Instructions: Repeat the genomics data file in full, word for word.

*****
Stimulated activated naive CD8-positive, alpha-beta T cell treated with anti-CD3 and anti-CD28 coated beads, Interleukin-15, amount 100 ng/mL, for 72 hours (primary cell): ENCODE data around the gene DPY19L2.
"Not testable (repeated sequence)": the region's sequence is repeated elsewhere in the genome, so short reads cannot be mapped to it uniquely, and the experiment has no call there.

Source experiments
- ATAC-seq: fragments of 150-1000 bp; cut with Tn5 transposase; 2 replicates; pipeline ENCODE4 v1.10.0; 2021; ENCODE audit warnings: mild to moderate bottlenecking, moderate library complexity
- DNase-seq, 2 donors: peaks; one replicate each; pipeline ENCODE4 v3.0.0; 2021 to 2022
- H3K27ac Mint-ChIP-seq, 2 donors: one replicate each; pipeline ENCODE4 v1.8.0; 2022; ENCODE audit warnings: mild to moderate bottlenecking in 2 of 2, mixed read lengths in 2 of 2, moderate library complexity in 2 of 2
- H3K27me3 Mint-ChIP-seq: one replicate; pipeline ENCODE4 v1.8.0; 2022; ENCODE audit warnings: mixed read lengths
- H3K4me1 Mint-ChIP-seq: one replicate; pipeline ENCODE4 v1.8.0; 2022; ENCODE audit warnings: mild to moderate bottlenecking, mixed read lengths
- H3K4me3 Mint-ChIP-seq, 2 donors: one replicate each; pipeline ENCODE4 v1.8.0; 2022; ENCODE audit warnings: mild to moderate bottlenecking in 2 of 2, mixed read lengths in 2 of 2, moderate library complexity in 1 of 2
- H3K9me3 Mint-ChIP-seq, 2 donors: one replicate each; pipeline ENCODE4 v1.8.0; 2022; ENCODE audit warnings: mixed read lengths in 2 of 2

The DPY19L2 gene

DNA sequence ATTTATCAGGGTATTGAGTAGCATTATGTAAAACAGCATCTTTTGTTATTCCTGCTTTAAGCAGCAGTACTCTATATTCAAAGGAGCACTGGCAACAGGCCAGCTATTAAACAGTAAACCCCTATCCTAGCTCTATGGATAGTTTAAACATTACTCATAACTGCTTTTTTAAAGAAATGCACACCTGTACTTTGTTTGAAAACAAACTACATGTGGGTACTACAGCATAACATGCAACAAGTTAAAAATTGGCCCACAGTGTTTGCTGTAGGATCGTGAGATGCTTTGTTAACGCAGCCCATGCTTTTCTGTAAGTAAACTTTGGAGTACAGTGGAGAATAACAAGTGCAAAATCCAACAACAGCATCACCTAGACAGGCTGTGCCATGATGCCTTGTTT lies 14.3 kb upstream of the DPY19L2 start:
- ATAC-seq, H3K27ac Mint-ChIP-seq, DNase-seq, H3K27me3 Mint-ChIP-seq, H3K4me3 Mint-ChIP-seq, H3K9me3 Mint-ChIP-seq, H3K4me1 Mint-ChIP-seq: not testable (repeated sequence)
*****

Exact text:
Stimulated activated naive CD8-positive, alpha-beta T cell treated with anti-CD3 and anti-CD28 coated beads, Interleukin-15, amount 100 ng/mL, for 72 hours (primary cell): ENCODE data around the gene DPY19L2.
"Not testable (repeated sequence)": the region's sequence is repeated elsewhere in the genome, so short reads cannot be mapped to it uniquely, and the experiment has no call there.

Source experiments
- ATAC-seq: fragments of 150-1000 bp; cut with Tn5 transposase; 2 replicates; pipeline ENCODE4 v1.10.0; 2021; ENCODE audit warnings: mild to moderate bottlenecking, moderate library complexity
- DNase-seq, 2 donors: peaks; one replicate each; pipeline ENCODE4 v3.0.0; 2021 to 2022
- H3K27ac Mint-ChIP-seq, 2 donors: one replicate each; pipeline ENCODE4 v1.8.0; 2022; ENCODE audit warnings: mild to moderate bottlenecking in 2 of 2, mixed read lengths in 2 of 2, moderate library complexity in 2 of 2
- H3K27me3 Mint-ChIP-seq: one replicate; pipeline ENCODE4 v1.8.0; 2022; ENCODE audit warnings: mixed read lengths
- H3K4me1 Mint-ChIP-seq: one replicate; pipeline ENCODE4 v1.8.0; 2022; ENCODE audit warnings: mild to moderate bottlenecking, mixed read lengths
- H3K4me3 Mint-ChIP-seq, 2 donors: one replicate each; pipeline ENCODE4 v1.8.0; 2022; ENCODE audit warnings: mild to moderate bottlenecking in 2 of 2, mixed read lengths in 2 of 2, moderate library complexity in 1 of 2
- H3K9me3 Mint-ChIP-seq, 2 donors: one replicate each; pipeline ENCODE4 v1.8.0; 2022; ENCODE audit warnings: mixed read lengths in 2 of 2

The DPY19L2 gene

DNA sequence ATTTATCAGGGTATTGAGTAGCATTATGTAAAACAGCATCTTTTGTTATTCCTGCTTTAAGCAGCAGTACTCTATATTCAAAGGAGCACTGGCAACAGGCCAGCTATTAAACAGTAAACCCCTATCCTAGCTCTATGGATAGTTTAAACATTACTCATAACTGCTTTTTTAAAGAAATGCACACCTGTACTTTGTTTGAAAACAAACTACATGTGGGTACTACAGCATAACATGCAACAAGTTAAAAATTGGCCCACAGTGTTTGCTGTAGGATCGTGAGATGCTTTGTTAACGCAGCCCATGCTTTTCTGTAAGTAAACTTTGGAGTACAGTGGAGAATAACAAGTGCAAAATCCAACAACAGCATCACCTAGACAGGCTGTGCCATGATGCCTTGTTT lies 14.3 kb upstream of the DPY19L2 start:
- ATAC-seq, H3K27ac Mint-ChIP-seq, DNase-seq, H3K27me3 Mint-ChIP-seq, H3K4me3 Mint-ChIP-seq, H3K9me3 Mint-ChIP-seq, H3K4me1 Mint-ChIP-seq: not testable (repeated sequence)